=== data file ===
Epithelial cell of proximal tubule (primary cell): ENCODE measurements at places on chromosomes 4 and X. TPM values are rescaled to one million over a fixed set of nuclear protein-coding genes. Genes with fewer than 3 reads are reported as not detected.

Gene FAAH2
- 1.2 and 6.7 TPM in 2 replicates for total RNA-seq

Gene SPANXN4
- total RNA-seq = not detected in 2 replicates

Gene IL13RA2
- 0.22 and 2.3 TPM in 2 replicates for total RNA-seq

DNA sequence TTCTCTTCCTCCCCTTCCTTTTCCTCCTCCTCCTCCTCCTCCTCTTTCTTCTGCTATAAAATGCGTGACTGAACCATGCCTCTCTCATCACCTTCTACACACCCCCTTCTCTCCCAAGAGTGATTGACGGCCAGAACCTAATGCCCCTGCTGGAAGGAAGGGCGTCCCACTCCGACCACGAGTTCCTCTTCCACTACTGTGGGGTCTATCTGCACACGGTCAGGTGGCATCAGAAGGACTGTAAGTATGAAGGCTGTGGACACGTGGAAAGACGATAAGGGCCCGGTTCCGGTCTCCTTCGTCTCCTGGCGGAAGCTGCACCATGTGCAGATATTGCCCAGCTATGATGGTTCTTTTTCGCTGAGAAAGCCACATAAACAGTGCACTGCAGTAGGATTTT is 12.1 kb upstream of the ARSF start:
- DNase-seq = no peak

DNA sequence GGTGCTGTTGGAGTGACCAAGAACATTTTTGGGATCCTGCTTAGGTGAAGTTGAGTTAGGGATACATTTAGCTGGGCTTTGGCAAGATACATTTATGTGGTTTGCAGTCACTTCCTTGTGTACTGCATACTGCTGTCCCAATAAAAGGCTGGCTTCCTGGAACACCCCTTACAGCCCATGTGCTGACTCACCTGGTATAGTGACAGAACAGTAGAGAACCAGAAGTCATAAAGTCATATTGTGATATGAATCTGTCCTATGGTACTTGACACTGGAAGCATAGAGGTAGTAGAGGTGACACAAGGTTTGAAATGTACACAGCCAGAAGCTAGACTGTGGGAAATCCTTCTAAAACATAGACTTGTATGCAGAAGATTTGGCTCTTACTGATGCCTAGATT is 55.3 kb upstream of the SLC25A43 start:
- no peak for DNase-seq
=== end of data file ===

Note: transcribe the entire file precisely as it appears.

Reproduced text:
Epithelial cell of proximal tubule (primary cell): ENCODE measurements at places on chromosomes 4 and X. TPM values are rescaled to one million over a fixed set of nuclear protein-coding genes. Genes with fewer than 3 reads are reported as not detected.

Gene FAAH2
- 1.2 and 6.7 TPM in 2 replicates for total RNA-seq

Gene SPANXN4
- total RNA-seq = not detected in 2 replicates

Gene IL13RA2
- 0.22 and 2.3 TPM in 2 replicates for total RNA-seq

DNA sequence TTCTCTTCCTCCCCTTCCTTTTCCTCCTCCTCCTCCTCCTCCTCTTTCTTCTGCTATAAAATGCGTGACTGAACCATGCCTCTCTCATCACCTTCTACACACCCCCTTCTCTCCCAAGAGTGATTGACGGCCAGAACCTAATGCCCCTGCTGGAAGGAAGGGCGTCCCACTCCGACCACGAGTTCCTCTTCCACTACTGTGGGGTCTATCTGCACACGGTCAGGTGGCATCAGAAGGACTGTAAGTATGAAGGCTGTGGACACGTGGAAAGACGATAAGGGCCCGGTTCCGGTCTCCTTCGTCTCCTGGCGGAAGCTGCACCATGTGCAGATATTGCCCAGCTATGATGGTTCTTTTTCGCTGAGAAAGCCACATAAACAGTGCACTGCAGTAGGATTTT is 12.1 kb upstream of the ARSF start:
- DNase-seq = no peak

DNA sequence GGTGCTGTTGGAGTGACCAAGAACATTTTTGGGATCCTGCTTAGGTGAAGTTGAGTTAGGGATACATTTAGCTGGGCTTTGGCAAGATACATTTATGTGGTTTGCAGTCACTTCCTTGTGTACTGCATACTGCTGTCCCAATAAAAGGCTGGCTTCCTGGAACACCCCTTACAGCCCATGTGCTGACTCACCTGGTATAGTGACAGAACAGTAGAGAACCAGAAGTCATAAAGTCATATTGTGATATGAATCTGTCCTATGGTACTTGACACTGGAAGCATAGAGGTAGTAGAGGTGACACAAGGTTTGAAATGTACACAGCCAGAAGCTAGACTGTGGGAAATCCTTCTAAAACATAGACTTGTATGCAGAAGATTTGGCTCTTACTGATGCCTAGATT is 55.3 kb upstream of the SLC25A43 start:
- no peak for DNase-seq